The word legacy is used so frequently in discussions of the sport that it has become commonplace, although there is no consensus on what it actually means. What is Jackie Robinson’s legacy? Easy enough. But what is Michael Jordan’s legacy? The six championships? Sneaker sales? Is John Madden’s legacy his brilliant coaching spirit or his brilliant entrepreneurial spirit? Will Barry Bonds’ alleged steroid use forever erase his 762 circuits from our collective memory? Is the legacy of an athlete or coach simply the first thing you think of every time you hear their name? What if someone else thinks of something different? There’s seldom anything tangible you can see and touch and say, There. Here it is. There is my heritage.

Cathy Rush can. Every summer weekend, she drives 105 miles north from her home in Ventnor to Doylestown to visit Michael’s family. So let’s stop here, 50 years after the passage of Title IX, to understand this dynamic between grandmother and granddaughter and the symbolic significance of their relationship.

Meet Cathy Rush, a basketball revolutionary who coached Immaculata College to three National Championships for the Association for Intercollegiate Athletics for Women, then an NCAA counterpart. Which was not a product of Title IX but predated it – the first of these championships was held in March 1972, three months before President Richard Nixon signed the bill into law. Who was not yet 30 when, after guiding the Mighty Macs to those three consecutive AIAW titles and six finals, winning 149 games and losing just 15 at Immaculata, she retired from coaching in 1977 to raise his two sons and continue to grow his camp business into something close to an empire. Who was inducted into the Naismith Memorial Basketball Hall of Fame in 2008 and whose groundbreaking Immaculata teams were inducted in 2014 and who got to see her story portrayed Hollywood-style in the 2009 film The Mighty Macs.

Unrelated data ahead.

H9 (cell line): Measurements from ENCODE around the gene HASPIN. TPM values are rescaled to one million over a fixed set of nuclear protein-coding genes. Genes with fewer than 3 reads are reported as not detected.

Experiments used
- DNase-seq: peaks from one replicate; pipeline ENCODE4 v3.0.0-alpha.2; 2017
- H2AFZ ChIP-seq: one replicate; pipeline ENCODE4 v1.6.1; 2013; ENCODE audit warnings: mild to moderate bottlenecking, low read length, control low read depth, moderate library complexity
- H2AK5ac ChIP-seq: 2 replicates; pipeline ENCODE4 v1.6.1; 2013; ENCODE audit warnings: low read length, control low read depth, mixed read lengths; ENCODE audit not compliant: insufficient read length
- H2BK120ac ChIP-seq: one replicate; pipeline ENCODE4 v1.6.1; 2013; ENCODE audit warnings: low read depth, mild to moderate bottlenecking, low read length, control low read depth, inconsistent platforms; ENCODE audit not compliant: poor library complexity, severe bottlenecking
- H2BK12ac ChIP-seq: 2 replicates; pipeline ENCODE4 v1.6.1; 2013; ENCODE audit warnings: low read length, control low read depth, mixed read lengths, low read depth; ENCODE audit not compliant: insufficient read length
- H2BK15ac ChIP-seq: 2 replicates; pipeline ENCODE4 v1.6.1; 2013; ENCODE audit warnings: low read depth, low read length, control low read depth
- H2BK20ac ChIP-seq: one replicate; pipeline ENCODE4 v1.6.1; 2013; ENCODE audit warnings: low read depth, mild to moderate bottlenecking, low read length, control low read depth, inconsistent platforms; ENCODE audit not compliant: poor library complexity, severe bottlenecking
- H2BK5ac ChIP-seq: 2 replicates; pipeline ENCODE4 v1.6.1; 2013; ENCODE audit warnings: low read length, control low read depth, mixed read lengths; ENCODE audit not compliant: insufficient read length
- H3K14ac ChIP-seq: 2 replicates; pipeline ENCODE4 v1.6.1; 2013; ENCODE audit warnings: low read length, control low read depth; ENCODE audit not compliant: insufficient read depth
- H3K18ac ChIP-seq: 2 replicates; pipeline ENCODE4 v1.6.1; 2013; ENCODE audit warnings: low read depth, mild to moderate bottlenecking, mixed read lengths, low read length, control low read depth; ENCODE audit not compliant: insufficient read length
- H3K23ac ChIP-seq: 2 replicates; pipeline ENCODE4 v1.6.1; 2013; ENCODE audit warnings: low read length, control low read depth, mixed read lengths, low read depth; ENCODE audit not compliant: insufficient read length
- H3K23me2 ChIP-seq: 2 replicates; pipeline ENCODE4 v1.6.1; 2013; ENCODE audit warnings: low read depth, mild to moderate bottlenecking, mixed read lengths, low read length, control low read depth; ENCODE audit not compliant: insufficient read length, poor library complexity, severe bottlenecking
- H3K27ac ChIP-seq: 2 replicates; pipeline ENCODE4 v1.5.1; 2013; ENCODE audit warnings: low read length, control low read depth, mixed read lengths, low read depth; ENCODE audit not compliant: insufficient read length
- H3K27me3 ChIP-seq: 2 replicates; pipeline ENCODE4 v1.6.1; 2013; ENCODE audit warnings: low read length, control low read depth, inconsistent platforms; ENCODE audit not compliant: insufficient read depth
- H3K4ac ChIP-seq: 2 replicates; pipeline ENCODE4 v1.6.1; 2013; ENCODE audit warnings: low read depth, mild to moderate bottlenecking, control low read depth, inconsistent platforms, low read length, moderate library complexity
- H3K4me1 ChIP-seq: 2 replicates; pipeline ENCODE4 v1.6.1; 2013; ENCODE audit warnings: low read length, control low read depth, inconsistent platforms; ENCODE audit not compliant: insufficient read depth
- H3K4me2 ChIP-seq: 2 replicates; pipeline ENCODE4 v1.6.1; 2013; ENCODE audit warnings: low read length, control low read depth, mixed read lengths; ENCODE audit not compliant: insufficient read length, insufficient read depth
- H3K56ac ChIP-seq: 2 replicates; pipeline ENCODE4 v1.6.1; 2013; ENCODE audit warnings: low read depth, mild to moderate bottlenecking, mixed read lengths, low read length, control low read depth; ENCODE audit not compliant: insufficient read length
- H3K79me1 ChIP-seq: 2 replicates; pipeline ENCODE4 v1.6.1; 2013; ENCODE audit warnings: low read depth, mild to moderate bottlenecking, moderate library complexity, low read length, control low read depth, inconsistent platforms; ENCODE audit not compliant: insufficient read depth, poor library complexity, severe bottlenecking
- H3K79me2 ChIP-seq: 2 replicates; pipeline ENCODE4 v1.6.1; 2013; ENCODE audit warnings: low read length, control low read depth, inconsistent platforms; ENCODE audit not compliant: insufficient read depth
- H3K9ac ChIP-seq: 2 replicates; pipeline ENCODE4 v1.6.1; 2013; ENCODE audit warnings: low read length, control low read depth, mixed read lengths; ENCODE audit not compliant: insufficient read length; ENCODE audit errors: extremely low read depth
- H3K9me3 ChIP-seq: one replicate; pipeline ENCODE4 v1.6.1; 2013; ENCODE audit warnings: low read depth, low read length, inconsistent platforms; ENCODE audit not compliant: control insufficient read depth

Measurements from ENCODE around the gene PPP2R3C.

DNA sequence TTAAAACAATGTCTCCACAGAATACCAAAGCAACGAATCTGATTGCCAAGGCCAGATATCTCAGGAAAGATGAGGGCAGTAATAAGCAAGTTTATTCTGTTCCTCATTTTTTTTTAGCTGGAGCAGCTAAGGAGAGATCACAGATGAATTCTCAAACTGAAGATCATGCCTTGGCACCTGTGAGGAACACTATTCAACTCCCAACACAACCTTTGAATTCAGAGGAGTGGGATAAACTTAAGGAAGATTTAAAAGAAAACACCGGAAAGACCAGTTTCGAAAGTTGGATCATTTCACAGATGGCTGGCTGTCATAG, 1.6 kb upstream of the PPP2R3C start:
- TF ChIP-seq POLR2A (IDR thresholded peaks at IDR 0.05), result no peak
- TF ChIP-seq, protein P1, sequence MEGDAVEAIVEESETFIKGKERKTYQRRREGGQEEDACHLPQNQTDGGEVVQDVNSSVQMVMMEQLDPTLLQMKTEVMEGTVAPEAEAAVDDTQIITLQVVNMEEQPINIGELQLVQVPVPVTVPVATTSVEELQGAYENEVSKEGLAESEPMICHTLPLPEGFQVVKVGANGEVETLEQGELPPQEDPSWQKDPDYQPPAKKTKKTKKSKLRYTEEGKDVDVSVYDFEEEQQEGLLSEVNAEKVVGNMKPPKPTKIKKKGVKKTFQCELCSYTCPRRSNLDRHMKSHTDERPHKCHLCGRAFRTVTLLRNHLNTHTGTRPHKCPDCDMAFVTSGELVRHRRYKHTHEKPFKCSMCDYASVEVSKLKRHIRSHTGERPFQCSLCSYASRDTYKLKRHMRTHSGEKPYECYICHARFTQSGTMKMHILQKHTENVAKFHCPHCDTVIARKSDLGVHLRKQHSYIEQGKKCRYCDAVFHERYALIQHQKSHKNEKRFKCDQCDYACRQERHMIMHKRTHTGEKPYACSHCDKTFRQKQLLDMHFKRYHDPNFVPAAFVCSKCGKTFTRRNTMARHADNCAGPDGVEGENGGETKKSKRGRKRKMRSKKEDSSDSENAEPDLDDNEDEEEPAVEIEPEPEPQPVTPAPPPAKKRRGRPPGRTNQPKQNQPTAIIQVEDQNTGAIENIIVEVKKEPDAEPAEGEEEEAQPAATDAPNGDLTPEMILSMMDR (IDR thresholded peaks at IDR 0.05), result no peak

This is Cathy Rush, and here is Julianna Rush with her: the flesh and blood of Cathy, the manifestation of her life and work by walking, talking, dribbling and shooting. Julianna is just a girl, but she’s also more than a girl. She represents something bigger, a drop of water in a wave that Cathy helped inflate. …

“As much as I admire him, they admire him”, [Julianna] said. “They whisper, ‘Is that your grandmother? “” —Mike Sielski

To read Mike’s full story, click here.